Start with Colon, whom the Post-Gazette reported has signed a 5-year, $29 million contract with a $6 million signing bonus. With a $1.5 million salary this year, Colon's cap hit would be $2.7 million.
Steelers Digest is apparently jumping into the news reporting realm. It reported the release this morning of Adams, and that the team has signed Scott. It also mentioned that "sources" indicate the team could re-sign Starks. (When "sources" tell the team newspaper something, think Art Rooney II or someone that significant.)
In Thursday news, much of the talk centered on those who aren't here yet, those who won't be back and, of course, one who might be coming back.
Reporting day began with news that two veterans, tackle Max Starks and receiver Antwaan Randle El, had been released. That came shortly after it was reported that Plaxico Burress has a Saturday dinner date with Steelers coach Mike Tomlin.
While half of the players were intent on saying goodbye to Starks and Randle El, the Burress news carried the day.
"It wouldn't be bad to have a star receiver like that," said LaMarr Woodley, a renowned Michigan man. "Even if he is a Spartan (Michigan State man), he's the kind of player who can help us win super bowls."
"He's a playmaker," offensive lineman Doug Legursky said. "If he comes on board, we'll welcome him with open arms."
Even the Steelers newer wide receivers, players who missed Burress's first era with the Steelers (2000-05), are hoping, at least outwardly, that he signs to come back here.
"I think it would be great. Whoever wants to put their hand in the pile," said Emmanuel Sanders. "He's a 6-5 receiver and we don't have any of those. He'll upgrade our red zone offense."
You would think players like Sanders, Antonio Brown and perhaps even Mike Wallace might worry about losing playing time to a proven commodity like Burress, even two years removed from playing a meaningful snap.
"He's not a threat to me at all," Brown snapped back. "I'm looking forward to more playing time."
Asked if he expects more punt return duty in the absence of Randle El, Brown smiled.
"Watch the film," he said. "I'm looking forward to it."
Of course, Wallace, never one to back down from a challenge, was almost bubbly in talking about the possibility of Burress returning to the team that drafted him in the first round in 2000.
"I'd love to have him," Wallace said. "He's a great player and, from what I've heard, he's a great teammate."
WORDS FROM CLARK: Safety Ryan Clark has been outspoken throughout the lockout, as the team's player rep should be. He attracted a gaggle of microphones and minicams, not to mention more than a few notebooks.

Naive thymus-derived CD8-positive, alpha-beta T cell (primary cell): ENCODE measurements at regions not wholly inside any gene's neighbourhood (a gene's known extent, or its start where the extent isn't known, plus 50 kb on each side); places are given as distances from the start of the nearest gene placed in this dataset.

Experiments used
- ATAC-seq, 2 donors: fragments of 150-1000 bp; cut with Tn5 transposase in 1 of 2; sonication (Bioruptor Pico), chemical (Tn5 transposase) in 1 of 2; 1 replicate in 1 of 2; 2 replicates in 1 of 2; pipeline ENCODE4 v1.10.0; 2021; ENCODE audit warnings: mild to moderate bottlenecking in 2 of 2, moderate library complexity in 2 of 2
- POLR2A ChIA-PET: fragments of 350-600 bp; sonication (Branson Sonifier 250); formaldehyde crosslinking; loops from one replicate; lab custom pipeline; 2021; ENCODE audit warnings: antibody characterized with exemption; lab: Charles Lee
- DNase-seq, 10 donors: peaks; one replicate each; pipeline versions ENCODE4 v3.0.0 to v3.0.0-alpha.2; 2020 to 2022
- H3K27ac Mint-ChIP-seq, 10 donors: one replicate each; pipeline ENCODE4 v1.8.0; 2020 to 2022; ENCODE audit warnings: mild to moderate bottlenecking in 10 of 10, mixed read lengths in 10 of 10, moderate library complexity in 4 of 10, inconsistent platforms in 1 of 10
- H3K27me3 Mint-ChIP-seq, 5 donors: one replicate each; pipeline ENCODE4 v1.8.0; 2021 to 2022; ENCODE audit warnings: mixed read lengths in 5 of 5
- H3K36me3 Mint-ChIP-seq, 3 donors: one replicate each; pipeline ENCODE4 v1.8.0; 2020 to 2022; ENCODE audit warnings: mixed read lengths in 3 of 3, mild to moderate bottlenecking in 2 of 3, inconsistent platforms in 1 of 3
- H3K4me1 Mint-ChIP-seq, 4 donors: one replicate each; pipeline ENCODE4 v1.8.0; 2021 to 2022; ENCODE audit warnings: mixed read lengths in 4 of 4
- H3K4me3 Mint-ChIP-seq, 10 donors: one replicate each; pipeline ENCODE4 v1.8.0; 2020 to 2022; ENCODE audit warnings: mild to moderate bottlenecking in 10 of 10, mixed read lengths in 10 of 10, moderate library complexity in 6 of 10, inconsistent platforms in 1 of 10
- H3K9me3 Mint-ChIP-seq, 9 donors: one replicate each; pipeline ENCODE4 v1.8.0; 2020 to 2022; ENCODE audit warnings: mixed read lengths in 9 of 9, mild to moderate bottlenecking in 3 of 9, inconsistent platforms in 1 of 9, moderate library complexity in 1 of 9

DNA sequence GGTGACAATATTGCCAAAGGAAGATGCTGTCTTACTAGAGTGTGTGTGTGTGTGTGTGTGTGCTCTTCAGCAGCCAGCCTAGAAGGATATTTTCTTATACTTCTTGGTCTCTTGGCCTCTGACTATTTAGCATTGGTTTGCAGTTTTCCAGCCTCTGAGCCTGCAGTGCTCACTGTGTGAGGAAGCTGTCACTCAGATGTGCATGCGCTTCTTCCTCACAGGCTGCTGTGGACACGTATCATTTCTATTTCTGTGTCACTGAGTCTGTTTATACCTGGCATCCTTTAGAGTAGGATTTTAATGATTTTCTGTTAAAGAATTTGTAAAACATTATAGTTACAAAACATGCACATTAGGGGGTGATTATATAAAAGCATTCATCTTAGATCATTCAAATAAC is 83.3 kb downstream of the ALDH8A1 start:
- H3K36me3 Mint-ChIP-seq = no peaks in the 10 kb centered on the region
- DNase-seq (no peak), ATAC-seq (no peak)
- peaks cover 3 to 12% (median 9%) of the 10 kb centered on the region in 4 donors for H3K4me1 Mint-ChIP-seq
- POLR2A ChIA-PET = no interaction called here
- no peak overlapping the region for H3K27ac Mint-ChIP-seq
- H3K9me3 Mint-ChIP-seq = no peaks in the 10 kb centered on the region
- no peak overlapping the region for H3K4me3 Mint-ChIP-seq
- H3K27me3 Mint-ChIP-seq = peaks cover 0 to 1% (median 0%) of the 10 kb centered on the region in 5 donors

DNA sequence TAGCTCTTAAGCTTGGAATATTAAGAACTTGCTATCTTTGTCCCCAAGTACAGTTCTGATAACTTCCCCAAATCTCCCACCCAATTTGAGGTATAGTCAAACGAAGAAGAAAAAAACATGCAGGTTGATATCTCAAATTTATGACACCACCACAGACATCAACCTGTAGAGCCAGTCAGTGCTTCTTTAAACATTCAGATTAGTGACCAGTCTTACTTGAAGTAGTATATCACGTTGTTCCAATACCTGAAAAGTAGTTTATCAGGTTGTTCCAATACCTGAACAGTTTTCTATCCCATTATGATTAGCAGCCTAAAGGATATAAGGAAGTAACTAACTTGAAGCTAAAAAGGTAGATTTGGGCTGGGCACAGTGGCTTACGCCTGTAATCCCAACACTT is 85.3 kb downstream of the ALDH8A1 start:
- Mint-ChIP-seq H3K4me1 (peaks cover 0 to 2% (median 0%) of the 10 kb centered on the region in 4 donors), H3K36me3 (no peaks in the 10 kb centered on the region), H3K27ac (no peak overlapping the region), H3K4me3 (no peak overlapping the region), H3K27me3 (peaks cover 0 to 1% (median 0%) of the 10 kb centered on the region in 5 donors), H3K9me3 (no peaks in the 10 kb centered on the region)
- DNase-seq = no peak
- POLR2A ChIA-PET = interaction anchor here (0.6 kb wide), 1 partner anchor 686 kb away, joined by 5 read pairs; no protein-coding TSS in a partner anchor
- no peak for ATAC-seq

Clark was happy to hear Ike Taylor had signed on to stay with the Steelers and, conversely, sad to have to say goodbye to Starks and Randle El.
"That's part of the salary cap, part of the business we are in," Clark said. "If we'd have accepted the first offer from the owners, we'd be losing about a third of these guys. As for Ike, I'm glad he got compensated well and I'm excited that he's staying here in Pittsburgh."
Asked what he thought about Commissioner Roger Goodell and the league's tougher stance on player safety, which could result in fines and/or suspensions, Clark said:
"What we need to do is not give him the opportunity (to fine or suspend), both on and off the field."
MORE ON MAX: Legursky quashed rumors that Starks had been released in part because he was overweight or that his surgically repaired neck had not healed completely.
"That wasn't an issue at all," Legursky said. "I spoke to him last week and he was ready to go."
That makes the cut what everybody thought it was: A means to help the Steelers whittle their salary cap overage. Piece by piece, they'll get there.
"We lost Max and that's tough," said center Maurkice Pouncey. "But we have to keep going. We're professionals and we have to act like it and play like it."
NEW YEAR COMING: Under terms of the new collective bargaining agreement, the new NFL year doesn't arrive until Thursday, Aug. 4. That is why even veteran players who have agreed to new contract terms, like Taylor, cannot participate in full-pad practice until then.
"I'm happy to be here now, but I'll be really excited when we have everybody here," said Clark.
THE WIDEOUTS: Brown and Sanders did the math and calculated that an average of 62.5 yards per game would give them a 1,000-yard season.
Not to be outdone, Wallace did a bit of math himself.
"I'm excited about that," Wallace said when told of the goals of Brown and Sanders. "That'd be good if they could both get it. I'd like to get to 2,000, myself."
Asked if that was an attainable goal, Wallace said, "I averaged over 20 yards per catch (21.0) last year, so if I catch 100 balls, that's 2,000."
AND FINALLY: Best quote of the day, hands down, goes to Clark. He was asked if linebacker James Harrison had been too honest in his interview with a men's magazine:
"No. There's nothing wrong with honesty. The world is a lot like a girlfriend. They want honesty, but when you give it to them, they start to cry about it."